To begin with, the Girl (Aoife Duffin) is barely formed. Her body is still, her face pallid in scant light. But the signs are clear, the life ahead of her will not be easy. Her language stops and starts, it pulls and pushes those around her whom we meet through her eyes, her shifting voice. In under 90 minutes, the girl grows before us, from two to twenty. In a stream of consciousness, her speech shaves words, sometimes from the end of sentences, before scooping up a word mid-pause that will begin another. Her vocabulary races up and over itself with such fervidness that the silences are lucid and fluent. She communicates with her brain-damaged brother, absorbing and enduring her family, schoolmates and the shifty, often judgmental components of her community, in an unnamed place with unnamed people, somewhere in Ireland. Meanwhile, Mel Mercier's intermittent soundscape accentuates key moments in the character's chronology.
She loses her virginity at thirteen to her uncle. "I feel guilty and I am," he says years later, on the cusp of a ruinous affair. From his initial, unpunished crime, the girl assumes control of her life with a string of sexual encounters. "I met a man, I met a man and I lay down and slapped and cried and wined and dined. I met a man and many more and I didn't know you at all."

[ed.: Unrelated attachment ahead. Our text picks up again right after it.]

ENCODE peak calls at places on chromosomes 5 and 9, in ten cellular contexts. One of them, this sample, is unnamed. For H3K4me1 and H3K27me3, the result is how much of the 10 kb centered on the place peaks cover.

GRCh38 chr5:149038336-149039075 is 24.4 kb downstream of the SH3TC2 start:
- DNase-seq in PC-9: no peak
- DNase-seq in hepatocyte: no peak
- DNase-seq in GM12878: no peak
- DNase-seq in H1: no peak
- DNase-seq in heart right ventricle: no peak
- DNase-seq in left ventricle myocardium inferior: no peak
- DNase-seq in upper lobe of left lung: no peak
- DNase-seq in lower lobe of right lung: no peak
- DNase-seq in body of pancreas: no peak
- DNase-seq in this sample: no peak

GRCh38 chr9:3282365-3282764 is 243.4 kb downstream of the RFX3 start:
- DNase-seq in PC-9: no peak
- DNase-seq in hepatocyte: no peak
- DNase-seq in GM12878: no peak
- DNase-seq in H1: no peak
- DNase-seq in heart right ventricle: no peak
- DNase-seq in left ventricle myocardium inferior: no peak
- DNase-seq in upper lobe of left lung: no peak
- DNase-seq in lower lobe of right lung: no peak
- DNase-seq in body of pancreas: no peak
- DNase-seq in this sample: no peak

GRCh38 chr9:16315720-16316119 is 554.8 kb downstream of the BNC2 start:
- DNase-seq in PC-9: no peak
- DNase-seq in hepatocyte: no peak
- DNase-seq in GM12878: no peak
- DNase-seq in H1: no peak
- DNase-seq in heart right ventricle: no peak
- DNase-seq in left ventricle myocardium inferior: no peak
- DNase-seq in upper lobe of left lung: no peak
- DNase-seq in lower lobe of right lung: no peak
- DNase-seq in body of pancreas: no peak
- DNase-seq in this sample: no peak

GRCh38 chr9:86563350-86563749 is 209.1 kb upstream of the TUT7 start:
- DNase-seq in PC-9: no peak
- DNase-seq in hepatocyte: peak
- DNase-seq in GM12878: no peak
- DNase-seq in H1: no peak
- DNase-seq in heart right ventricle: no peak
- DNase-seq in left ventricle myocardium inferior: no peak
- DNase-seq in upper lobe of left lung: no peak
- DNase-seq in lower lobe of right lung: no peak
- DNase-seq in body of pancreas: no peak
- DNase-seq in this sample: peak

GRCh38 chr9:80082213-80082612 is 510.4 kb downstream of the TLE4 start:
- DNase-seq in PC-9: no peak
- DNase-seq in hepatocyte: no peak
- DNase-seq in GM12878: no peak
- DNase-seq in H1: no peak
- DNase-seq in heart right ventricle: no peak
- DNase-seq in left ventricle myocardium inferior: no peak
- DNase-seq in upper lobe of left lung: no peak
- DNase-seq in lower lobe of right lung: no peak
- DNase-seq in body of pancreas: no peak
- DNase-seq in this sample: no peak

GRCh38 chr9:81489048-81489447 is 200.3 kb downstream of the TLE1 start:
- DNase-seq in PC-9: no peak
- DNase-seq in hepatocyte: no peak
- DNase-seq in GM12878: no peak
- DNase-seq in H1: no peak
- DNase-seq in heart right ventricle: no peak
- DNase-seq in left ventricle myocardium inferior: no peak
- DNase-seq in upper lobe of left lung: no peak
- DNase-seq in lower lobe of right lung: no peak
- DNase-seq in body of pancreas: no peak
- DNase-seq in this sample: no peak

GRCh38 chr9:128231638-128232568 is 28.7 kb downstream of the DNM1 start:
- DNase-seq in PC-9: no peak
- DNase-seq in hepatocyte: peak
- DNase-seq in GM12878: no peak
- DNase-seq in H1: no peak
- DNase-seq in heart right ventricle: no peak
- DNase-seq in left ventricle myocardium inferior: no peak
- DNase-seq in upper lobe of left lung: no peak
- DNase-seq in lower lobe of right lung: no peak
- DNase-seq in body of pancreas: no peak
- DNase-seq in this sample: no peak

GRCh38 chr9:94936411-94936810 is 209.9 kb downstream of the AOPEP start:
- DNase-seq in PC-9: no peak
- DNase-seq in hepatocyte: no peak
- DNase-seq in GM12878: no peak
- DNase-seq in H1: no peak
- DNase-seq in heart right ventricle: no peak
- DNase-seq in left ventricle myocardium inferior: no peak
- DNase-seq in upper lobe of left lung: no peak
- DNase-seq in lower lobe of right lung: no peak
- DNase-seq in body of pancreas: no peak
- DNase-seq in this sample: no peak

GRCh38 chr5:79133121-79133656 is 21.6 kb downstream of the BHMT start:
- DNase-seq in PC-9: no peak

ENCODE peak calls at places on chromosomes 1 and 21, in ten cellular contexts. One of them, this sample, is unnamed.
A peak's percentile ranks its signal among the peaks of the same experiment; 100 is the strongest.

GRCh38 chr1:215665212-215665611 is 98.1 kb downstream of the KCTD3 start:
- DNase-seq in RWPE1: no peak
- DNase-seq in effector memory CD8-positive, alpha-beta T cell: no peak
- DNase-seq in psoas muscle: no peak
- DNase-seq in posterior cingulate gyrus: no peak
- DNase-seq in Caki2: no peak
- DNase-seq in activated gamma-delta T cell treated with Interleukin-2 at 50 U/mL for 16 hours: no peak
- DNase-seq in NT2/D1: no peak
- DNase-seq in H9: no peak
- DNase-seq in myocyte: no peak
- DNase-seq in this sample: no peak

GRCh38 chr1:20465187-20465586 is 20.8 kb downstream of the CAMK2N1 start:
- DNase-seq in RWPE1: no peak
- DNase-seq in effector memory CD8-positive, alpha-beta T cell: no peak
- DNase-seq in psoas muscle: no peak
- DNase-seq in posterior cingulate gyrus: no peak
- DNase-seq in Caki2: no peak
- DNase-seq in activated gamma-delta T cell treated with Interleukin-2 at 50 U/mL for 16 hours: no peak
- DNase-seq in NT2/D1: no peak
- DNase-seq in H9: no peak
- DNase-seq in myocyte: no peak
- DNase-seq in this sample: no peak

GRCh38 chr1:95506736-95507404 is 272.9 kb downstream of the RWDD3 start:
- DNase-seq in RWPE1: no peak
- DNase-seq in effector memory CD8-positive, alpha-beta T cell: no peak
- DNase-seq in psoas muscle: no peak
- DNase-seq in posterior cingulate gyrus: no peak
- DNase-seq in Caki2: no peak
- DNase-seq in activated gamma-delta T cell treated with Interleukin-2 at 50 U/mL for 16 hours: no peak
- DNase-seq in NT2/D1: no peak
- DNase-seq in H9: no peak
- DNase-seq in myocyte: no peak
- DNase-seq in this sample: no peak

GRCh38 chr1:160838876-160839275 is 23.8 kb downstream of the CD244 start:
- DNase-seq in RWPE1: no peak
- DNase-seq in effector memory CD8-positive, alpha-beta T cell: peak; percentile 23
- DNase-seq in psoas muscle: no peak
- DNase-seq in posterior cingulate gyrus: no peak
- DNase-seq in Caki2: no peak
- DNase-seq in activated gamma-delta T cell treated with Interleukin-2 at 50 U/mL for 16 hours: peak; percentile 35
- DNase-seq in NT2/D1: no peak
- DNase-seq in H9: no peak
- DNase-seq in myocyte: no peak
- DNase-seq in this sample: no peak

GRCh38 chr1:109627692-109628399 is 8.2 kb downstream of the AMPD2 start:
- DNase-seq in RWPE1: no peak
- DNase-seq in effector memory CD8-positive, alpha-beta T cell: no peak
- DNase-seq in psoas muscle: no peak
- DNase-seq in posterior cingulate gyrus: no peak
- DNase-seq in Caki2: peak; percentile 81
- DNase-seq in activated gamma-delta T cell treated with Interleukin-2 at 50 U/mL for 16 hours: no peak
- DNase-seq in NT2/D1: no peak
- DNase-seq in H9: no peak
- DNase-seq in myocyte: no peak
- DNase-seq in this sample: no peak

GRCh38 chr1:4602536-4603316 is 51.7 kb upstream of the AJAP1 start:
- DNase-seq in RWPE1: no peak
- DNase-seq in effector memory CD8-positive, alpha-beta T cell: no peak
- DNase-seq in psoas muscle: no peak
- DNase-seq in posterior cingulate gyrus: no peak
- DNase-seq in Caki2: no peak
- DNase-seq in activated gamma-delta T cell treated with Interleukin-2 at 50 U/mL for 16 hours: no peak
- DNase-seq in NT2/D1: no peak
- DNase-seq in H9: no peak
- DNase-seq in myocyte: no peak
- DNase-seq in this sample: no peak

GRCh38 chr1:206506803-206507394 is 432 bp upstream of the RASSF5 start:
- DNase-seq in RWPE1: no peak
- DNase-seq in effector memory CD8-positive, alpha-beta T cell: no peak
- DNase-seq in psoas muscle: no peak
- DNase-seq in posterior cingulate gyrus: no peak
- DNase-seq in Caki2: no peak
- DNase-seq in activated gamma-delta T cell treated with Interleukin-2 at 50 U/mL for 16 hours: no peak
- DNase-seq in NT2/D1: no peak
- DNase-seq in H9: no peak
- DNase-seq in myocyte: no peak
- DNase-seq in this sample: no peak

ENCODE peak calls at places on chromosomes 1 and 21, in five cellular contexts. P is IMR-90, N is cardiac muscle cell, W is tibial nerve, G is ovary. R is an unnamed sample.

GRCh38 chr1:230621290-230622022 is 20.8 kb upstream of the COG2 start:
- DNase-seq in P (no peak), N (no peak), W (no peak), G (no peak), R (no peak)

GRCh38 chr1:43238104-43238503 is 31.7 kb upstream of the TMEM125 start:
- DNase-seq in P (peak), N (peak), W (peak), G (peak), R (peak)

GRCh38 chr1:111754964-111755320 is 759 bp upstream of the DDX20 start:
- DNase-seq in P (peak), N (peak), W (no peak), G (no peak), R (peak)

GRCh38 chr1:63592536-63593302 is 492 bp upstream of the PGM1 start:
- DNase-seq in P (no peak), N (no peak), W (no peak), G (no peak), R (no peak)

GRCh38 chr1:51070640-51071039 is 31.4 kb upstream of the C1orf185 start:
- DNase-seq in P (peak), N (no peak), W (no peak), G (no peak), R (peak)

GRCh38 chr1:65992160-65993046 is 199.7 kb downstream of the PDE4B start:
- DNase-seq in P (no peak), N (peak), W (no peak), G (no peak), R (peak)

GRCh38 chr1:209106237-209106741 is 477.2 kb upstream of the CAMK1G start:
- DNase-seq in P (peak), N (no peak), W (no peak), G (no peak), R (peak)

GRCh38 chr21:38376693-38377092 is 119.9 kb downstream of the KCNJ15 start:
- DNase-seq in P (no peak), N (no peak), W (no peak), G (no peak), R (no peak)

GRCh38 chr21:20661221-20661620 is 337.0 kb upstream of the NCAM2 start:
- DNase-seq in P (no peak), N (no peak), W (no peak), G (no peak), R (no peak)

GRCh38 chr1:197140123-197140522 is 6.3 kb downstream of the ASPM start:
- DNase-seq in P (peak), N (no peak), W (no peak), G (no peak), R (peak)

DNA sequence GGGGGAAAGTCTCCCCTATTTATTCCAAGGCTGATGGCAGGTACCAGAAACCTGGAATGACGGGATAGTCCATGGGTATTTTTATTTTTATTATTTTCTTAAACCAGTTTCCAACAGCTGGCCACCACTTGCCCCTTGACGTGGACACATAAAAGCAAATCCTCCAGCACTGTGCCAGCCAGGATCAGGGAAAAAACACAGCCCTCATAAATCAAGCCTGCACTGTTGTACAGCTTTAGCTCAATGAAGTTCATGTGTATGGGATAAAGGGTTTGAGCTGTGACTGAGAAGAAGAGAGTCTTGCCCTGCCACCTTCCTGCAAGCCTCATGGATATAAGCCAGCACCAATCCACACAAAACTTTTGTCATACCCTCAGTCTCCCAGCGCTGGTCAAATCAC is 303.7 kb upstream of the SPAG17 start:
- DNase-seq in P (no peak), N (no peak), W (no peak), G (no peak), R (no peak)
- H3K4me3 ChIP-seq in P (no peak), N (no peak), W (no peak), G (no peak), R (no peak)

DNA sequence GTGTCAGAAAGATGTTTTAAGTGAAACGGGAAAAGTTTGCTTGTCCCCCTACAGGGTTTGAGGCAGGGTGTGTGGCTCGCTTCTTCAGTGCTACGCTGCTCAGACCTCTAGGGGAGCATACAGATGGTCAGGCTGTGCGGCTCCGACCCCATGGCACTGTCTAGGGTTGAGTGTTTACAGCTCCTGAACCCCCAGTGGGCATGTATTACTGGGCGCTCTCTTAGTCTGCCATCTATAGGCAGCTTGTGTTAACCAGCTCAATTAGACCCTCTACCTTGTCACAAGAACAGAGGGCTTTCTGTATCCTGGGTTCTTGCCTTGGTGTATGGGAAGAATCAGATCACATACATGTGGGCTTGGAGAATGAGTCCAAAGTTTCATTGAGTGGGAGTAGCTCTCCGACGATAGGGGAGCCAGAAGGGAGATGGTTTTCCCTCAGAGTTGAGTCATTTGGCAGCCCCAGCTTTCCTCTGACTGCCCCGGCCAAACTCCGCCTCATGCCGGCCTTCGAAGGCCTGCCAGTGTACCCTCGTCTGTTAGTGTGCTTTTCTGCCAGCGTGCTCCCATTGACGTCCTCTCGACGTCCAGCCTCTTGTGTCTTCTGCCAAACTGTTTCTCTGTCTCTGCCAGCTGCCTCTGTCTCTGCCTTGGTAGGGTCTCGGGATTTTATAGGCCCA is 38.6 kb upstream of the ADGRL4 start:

In this stage adaptation of Eimear McBride's acclaimed debut novel A Girl is a Half-formed Thing, presented by the Irish Arts Center and the Baryshnikov Arts Center, Dublin's Corn Exchange founder and director of the play, Annie Ryan, was granted permission by McBride to adapt the book on the condition that while she could cut the text, she was not to change the language. Words, their syntax and sound, provide the blood flow of the play, but it is Duffin, in a pin-drop portrayal of a damaged but smart individualist, that sustains its pulse; so too the mix of traditional, pitiful, vicious and funny characters in her midst, all of whom Duffin seamlessly transforms into. "It's my greatest work," says the Girl of her mounting sexual conquests. Though maltreated, she is no victim.
The clout and vigor that Duffin commands is all the more apparent amid the curtain call and standing ovation that greeted her visibly exhausted mien. There are only ten performances of the play in New York (following its success in Ireland and the UK), now even fewer. For those who wish to see something truly extraordinary, albeit complex and emotionally demanding, A Girl is a Half-formed Thing should not be missed.